A sailboat competing in the annual Lexus Newport Beach to Ensenada Yacht Race was destroyed after it hit the north end of North Coronado Island on April 28, an independent review panel convened by U.S. Sailing has concluded.
The crew of the Redondo Beach-based Aegean—skipper Theo Mavromatis, 49, of Redondo Beach; Kevin Rudolph, 53, of Manhattan Beach; Bill Johnson, 57, of Torrance; and Joe Stewart, 64, of Bradenton, Fla.—died as a result of the incident. Mavromatis, Johnson and Stewart died of blunt-force injuries, but Rudolph drowned, according to the San Diego County Medical Examiner’s Office. Blunt-force injuries were a contributing factor in Rudolph’s death.
- Complete coverage: Aegean Yacht Crash
"Following extensive research, the panel is confident that a grounding on North Coronado Island is the cause of the accident," the panel said in a news release issued Tuesday morning.
According to US Sailing, the panel spoke with race organizers and the U.S. Coast Guard San Diego Sector's investigative team, as well as investigated data from Mavromatis' handheld Spot GPS tracker.
The Spot data, which was erased from the company’s servers after a week, indicated that the boat was traveling at a bit more than seven knots straight toward Mexico’s North Coronado Island, which is about 8 miles off the coast of Baja California. The last data point transmitted was at the tip of the island at 1:30 a.m. on April 28.
Anna Mavromati—the daughter of Mavromatis, who was known among friends and family as an experienced sailor—told Patch that U.S. Sailing’s conclusions surprised her. She indicated that U.S. Sailing did not contact the families of the deceased during its investigation or before it released its initial findings publicly.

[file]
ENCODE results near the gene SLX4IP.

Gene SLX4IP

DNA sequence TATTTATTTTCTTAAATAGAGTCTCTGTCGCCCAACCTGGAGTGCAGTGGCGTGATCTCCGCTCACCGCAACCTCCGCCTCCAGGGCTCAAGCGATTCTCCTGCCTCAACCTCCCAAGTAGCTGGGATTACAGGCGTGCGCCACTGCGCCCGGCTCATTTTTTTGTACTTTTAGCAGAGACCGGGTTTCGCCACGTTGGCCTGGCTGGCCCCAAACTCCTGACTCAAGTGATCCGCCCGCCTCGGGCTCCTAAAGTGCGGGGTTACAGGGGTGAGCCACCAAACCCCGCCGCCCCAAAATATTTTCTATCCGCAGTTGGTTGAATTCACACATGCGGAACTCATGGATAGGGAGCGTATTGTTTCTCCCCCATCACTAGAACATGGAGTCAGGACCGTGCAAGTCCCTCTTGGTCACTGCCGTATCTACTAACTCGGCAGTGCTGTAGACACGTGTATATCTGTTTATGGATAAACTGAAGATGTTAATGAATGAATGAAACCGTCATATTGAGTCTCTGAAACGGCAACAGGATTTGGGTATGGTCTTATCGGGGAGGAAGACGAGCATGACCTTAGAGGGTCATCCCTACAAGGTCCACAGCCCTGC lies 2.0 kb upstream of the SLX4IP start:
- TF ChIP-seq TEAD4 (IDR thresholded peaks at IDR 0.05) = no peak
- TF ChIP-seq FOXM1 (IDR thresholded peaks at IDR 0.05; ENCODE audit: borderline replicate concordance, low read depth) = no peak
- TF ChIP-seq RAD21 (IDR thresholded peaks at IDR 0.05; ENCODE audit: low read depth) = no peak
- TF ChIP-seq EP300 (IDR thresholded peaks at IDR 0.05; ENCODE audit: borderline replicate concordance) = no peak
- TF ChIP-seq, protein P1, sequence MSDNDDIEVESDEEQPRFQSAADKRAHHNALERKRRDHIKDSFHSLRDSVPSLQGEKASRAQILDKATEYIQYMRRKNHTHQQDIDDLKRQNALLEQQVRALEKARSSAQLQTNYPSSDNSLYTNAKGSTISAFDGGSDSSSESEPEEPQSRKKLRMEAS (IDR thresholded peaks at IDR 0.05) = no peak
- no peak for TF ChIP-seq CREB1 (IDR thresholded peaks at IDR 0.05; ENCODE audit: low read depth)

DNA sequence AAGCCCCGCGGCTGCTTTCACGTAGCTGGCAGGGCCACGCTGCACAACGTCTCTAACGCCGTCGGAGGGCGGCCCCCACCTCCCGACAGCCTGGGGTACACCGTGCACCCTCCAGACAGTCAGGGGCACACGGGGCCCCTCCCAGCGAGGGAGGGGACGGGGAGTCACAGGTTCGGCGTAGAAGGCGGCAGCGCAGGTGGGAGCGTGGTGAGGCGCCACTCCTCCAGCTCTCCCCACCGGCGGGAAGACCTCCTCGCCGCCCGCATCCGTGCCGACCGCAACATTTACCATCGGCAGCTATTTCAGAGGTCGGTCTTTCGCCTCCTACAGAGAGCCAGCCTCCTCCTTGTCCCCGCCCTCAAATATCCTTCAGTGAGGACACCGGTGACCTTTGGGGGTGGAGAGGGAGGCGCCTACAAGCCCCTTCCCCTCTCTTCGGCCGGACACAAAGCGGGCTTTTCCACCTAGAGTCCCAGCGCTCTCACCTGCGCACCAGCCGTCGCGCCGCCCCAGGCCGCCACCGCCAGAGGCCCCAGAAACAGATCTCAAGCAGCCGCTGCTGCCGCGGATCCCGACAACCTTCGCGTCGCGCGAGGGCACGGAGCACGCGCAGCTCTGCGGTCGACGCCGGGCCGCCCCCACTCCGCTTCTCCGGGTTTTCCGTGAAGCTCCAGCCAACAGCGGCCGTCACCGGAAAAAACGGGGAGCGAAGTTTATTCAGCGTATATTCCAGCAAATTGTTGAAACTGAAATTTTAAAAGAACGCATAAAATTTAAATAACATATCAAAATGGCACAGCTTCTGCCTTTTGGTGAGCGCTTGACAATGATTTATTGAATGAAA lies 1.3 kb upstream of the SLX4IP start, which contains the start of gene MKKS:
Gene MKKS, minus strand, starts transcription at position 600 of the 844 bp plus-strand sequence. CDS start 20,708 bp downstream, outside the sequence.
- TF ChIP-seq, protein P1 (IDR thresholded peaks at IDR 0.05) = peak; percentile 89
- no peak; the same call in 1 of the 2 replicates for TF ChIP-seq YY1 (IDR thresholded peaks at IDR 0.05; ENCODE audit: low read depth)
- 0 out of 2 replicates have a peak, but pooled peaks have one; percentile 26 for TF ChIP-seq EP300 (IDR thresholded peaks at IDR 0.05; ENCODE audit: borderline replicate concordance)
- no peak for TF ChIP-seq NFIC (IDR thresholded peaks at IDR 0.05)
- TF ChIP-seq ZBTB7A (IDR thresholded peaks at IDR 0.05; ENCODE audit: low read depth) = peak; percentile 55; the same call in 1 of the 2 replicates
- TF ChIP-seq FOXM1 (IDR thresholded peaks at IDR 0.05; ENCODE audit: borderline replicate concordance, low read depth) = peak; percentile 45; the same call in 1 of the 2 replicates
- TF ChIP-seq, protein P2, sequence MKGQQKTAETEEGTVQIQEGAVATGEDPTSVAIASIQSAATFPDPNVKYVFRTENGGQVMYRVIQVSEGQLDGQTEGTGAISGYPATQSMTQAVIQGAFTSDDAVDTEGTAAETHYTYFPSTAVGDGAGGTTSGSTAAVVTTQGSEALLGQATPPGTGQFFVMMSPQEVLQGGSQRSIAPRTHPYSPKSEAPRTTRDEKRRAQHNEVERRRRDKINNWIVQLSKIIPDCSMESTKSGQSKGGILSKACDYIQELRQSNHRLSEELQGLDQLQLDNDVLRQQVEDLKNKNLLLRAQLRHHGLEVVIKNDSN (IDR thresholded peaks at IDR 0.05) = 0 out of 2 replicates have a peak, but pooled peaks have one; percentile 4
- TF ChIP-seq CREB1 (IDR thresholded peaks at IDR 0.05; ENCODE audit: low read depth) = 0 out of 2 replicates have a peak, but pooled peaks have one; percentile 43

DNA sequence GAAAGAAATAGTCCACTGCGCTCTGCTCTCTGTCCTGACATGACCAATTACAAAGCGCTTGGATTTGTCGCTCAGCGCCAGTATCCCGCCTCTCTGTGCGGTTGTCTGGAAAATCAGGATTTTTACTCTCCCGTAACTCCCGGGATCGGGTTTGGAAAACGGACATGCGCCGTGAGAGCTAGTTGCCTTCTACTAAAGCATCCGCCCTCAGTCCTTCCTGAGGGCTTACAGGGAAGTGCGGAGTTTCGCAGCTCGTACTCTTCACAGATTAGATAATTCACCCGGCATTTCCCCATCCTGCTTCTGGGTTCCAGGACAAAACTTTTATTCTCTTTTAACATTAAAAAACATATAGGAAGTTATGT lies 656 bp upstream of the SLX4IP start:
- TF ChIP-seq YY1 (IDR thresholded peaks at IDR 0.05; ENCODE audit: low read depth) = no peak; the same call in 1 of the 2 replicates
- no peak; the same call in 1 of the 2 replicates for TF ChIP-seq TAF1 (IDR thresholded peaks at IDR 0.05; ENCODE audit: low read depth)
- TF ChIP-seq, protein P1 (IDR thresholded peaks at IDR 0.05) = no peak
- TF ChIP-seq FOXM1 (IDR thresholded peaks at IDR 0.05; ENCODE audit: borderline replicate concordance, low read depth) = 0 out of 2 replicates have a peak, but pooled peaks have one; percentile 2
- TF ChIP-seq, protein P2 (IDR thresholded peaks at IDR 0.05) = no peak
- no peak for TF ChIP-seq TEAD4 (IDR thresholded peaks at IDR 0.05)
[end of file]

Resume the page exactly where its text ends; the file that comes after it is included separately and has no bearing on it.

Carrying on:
“My family has been in touch with the Coast Guard about their investigation, and they certainly have not confirmed with us that this is the result of their investigation,” Mavromati said. “It’s a bit surprising that U.S. Sailing would go to press so soon with these results before the Coast Guard did.”
Initially, a representative of the Newport Ocean Sailing Association, which puts on the race, told news media that it appeared the Aegean, a 37-foot Hunter 376, was hit by a much larger ship.
Though one television station reported in the days following the incident that U.S. Sailing President Gary Jobson told the station that a witness saw a cargo ship hit the Aegean, that report was never confirmed.
Due to the size of the debris field—approximately two square miles—and the small size of the recovered pieces, race press officer Rich Roberts told Patch that he thought it was unlikely the boat simply hit the rocks.
A fifth Aegean crewman who backed out of the race at the last minute after his mother fell ill, Mike Patton, also disputed the notion that the boat broke up on the rocks.
“Look at the destruction of it all,” Patton told the Associated Press after the Spot tracking data was discovered. “You’re talking about it being squished.”
“I would love to see or hear more about any evidence that U.S. Sailing has gathered in their investigation,” Mavromati told Patch. “What I would hate to see is my father’s death being labeled as something it wasn’t, or for an inconclusive investigation to appear concluded with insufficient evidence. The thought of that happening haunts me every day … The crew deserves better than that.”
U.S. Sailing’s full report on the incident—which will include conclusions, share lessons learned and offer recommendations to prevent future accidents—is expected by the end of July, according to the news release.
The Coast Guard’s investigation into the incident is ongoing.